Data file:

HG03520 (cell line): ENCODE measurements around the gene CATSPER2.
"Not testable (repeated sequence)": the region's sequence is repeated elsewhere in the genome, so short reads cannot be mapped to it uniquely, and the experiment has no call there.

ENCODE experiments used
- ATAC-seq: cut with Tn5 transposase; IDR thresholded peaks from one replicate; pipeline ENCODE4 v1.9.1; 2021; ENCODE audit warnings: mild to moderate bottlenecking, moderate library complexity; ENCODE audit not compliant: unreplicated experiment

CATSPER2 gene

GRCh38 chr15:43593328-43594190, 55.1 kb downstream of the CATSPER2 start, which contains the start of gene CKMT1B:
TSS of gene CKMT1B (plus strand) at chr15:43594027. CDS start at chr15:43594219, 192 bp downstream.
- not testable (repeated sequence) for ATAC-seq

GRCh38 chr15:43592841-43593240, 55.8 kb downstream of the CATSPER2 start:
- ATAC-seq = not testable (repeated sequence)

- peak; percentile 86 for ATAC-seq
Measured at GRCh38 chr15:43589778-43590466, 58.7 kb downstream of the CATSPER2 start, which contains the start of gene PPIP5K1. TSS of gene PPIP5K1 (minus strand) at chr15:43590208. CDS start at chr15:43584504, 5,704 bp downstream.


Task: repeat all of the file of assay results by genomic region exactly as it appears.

HG03520 (cell line): ENCODE measurements around the gene CATSPER2.
"Not testable (repeated sequence)": the region's sequence is repeated elsewhere in the genome, so short reads cannot be mapped to it uniquely, and the experiment has no call there.

ENCODE experiments used
- ATAC-seq: cut with Tn5 transposase; IDR thresholded peaks from one replicate; pipeline ENCODE4 v1.9.1; 2021; ENCODE audit warnings: mild to moderate bottlenecking, moderate library complexity; ENCODE audit not compliant: unreplicated experiment

CATSPER2 gene

GRCh38 chr15:43593328-43594190, 55.1 kb downstream of the CATSPER2 start, which contains the start of gene CKMT1B:
TSS of gene CKMT1B (plus strand) at chr15:43594027. CDS start at chr15:43594219, 192 bp downstream.
- not testable (repeated sequence) for ATAC-seq

GRCh38 chr15:43592841-43593240, 55.8 kb downstream of the CATSPER2 start:
- ATAC-seq = not testable (repeated sequence)

- peak; percentile 86 for ATAC-seq
Measured at GRCh38 chr15:43589778-43590466, 58.7 kb downstream of the CATSPER2 start, which contains the start of gene PPIP5K1. TSS of gene PPIP5K1 (minus strand) at chr15:43590208. CDS start at chr15:43584504, 5,704 bp downstream.